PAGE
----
Former presidential candidate Moghalu says Nigerian leaders don't think

Moghalu says Nigerian leaders are holding the country back by refusing to think.

Former CBN deputy governor, Kingsley Moghalu, is expected to contest in the 2023 presidential election following his dismal 2019 run [Twitter/@MoghaluKingsley]

A former presidential candidate, Kingsley Moghalu, believes Nigeria's lack of progress is due to the incapacity of its leaders to think and innovate.

The former deputy governor of the Central Bank of Nigeria (CBN) in a tweet posted early on Friday, April 30, 2021 said the country is run by mentally and intellectually lazy people.

He said they refuse to think and are afraid of anyone who does, implying that they're holding Nigeria back as a result.

"But check everywhere in the world making progress. Ideas rule.

"As I've said in the past, if you cannot conceptualize it, you cannot implement it," he posted.

Incumbent president, Muhammadu Buhari, a former military dictator, has been dogged with doubts over his educational qualifications, and had his policies panned as backward.

These policies have come under constant attacks, especially with Nigeria currently undergoing a period of record unemployment, record poverty levels, slow economic growth, and rising inflation.

Another former presidential candidate, Yele Sowore, on Thursday, April 29 also warned that Nigerians must stop electing 'analogue leaders' before the country can progress.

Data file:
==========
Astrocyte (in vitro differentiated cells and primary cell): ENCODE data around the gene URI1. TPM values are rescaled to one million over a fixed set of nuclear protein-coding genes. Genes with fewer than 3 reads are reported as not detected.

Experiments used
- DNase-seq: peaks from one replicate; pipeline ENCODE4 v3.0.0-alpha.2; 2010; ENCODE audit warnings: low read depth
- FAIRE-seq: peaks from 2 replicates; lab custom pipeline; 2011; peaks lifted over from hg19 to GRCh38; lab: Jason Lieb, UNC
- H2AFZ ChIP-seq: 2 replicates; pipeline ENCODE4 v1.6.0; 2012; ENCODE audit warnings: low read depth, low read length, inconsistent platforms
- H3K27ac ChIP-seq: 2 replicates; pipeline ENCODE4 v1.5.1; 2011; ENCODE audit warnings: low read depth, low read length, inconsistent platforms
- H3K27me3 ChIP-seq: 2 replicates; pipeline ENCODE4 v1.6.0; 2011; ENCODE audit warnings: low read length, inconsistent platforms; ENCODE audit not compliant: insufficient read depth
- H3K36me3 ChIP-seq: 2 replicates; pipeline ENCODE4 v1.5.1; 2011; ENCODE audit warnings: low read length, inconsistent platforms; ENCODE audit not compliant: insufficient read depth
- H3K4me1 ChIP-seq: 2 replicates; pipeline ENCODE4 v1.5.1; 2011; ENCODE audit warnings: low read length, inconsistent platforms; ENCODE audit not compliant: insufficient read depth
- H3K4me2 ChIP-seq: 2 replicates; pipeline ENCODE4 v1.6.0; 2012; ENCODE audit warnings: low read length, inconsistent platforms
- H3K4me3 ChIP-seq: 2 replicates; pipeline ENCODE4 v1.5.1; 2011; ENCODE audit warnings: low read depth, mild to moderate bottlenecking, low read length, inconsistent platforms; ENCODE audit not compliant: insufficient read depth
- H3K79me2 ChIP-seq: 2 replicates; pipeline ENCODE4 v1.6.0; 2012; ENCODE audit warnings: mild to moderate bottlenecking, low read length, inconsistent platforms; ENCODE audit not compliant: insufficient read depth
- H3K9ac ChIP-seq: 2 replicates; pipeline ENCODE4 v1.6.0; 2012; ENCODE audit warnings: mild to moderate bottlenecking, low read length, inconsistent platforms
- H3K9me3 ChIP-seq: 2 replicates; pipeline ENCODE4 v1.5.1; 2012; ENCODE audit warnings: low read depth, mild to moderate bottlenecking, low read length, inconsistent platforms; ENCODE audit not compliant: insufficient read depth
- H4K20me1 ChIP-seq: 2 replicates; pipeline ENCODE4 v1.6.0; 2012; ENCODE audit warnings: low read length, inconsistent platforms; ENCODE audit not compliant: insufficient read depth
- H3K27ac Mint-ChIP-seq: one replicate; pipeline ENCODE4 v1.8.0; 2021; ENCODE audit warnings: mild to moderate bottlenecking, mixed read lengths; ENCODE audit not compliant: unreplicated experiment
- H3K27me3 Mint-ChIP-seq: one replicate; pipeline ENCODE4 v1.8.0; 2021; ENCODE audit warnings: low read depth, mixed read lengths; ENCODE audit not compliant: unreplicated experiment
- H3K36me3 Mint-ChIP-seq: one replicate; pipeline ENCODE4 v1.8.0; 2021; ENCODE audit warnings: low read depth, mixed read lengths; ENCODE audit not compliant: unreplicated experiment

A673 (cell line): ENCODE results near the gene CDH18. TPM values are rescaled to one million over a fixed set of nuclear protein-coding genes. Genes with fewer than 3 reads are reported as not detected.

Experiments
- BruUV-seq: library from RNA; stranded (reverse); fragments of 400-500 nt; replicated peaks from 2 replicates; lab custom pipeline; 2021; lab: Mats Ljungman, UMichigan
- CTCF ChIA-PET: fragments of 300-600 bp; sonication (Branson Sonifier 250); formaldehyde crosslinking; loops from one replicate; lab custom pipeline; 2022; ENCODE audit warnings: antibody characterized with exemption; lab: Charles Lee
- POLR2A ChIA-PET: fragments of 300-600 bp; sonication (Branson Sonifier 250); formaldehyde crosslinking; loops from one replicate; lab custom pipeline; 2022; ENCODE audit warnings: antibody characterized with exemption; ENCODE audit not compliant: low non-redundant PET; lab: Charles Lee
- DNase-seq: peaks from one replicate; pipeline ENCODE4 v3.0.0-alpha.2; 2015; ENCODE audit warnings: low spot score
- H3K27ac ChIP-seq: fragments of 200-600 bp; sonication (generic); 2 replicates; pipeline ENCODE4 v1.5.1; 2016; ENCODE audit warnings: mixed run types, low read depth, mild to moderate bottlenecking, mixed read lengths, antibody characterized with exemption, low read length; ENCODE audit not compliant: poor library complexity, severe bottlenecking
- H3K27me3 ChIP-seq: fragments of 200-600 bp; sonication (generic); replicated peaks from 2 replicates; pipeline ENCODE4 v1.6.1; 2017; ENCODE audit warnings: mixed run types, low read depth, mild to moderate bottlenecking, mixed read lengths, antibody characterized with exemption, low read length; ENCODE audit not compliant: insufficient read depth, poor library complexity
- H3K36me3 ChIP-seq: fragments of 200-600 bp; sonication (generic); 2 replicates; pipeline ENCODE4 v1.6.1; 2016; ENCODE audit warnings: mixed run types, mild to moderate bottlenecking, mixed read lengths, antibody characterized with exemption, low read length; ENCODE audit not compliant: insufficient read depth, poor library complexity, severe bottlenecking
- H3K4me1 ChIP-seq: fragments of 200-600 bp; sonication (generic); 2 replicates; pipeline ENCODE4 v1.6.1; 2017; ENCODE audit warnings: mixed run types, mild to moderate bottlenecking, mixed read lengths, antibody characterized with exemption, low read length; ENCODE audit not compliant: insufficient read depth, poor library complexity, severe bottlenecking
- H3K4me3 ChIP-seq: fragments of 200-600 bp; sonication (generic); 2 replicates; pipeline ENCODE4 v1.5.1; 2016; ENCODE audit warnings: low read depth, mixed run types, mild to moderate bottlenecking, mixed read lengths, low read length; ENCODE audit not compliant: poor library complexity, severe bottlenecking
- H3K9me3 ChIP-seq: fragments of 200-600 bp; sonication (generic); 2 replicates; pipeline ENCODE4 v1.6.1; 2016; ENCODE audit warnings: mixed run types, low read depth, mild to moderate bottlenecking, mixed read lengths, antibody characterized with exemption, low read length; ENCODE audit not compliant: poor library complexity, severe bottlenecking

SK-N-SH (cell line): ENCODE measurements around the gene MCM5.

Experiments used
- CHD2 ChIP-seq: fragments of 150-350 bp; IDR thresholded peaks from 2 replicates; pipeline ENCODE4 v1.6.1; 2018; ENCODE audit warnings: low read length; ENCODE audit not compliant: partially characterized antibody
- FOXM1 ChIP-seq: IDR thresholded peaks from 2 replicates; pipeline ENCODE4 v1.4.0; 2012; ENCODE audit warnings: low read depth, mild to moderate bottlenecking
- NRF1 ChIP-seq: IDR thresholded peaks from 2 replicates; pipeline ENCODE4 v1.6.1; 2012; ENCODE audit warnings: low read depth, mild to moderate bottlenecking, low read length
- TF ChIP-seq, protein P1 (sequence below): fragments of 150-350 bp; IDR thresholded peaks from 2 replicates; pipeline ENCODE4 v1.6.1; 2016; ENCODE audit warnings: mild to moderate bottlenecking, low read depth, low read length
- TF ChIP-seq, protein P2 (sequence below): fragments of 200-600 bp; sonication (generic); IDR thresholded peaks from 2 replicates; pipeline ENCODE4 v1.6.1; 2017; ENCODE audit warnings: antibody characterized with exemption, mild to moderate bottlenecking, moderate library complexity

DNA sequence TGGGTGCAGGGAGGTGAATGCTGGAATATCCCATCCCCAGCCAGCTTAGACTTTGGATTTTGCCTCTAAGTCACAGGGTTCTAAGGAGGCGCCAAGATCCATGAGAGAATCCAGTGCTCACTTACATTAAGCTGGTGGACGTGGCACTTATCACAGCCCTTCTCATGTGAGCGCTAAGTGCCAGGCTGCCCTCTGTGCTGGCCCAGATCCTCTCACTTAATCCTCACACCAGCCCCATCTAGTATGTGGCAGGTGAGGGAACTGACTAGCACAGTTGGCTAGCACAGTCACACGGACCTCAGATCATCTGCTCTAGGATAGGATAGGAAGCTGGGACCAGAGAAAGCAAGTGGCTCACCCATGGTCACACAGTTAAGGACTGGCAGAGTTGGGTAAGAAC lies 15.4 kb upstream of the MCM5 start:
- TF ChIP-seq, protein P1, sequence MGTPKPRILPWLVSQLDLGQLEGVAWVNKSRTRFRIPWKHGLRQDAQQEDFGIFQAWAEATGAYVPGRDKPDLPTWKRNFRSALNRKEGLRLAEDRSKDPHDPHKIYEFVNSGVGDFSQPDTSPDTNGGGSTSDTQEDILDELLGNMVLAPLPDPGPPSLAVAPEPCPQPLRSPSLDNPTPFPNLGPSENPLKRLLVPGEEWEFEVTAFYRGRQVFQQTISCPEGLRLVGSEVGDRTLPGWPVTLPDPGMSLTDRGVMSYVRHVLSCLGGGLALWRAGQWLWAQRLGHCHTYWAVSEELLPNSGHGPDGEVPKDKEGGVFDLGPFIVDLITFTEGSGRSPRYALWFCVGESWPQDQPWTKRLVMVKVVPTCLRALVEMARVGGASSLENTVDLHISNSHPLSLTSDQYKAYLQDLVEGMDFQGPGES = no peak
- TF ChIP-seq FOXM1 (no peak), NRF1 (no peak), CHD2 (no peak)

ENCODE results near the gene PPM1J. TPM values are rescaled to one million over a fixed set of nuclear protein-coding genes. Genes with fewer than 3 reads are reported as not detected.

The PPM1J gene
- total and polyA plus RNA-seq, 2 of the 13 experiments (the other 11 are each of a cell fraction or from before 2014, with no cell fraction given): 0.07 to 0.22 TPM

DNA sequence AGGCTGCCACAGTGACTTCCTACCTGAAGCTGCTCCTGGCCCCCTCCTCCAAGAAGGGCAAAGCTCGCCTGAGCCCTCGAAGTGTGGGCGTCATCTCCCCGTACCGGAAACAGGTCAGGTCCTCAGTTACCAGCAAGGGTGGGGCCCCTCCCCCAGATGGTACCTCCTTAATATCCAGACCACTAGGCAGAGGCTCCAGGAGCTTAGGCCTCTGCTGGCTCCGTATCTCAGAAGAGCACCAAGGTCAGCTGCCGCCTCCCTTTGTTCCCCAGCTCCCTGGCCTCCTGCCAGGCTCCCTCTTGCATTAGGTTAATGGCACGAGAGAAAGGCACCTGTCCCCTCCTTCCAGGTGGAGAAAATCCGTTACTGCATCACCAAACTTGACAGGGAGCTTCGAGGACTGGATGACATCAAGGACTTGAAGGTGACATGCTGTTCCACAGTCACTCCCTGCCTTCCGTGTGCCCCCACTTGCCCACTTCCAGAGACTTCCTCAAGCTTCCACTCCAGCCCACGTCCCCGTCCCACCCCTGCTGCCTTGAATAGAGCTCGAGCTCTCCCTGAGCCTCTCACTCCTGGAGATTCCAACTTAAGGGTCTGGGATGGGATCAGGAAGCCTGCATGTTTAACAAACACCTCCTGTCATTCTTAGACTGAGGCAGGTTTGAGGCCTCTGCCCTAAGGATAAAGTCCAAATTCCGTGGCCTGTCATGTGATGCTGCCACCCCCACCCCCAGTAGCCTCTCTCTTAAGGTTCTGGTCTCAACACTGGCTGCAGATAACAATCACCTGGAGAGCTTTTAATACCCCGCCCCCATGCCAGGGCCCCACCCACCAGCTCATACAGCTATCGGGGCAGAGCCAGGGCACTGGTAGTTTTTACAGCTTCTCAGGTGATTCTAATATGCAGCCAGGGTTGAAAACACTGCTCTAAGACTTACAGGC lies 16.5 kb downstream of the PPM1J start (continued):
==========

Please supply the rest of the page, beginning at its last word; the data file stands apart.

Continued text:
"People with absolutely old and analogue ideas cannot continue to run a digital country like Nigeria.

"Nigeria is going down in the hands of incompetent leaders that have no compassion for its citizenry and refused to deliver on their duties," he said.

Sowore and Moghalu performed woefully in the 2019 presidential election with their combined votes totalling less than 60,000, a contest Buhari won with over 15 million votes.

Both candidates described the contest as rigged in favour of the 78-year-old who was first elected president in 2015, and had his 2019 victory affirmed by the Supreme Court when it was contested by second-placed Atiku Abubakar, a former Vice President.

Moghalu, who touts his business experience as a selling point to move the nation forward, has already dropped hints he'll run again in 2023.

However, observers expect the contest to once again be between Buhari's All Progressive Congress (APC), and the Peoples Democratic Party (PDP) that governed the country for 16 years before 2015.

With Buhari ineligible to contest for another term, APC national leader and former Lagos governor, Bola Tinubu, is already a frontrunner for the election, with pressure groups already campaigning for him all over the country.

He was recently flayed by many Nigerians after he suggested that an effective way to combat insecurity in the country is to recruit 50 million youths into the Armed Forces.

The 69-year-old later corrected the figure to 50,000, admitting that he made an 'accidental verbal mistake'.

The Independent National Electoral Commission (INEC) has already scheduled the next presidential election for February 18, 2023.


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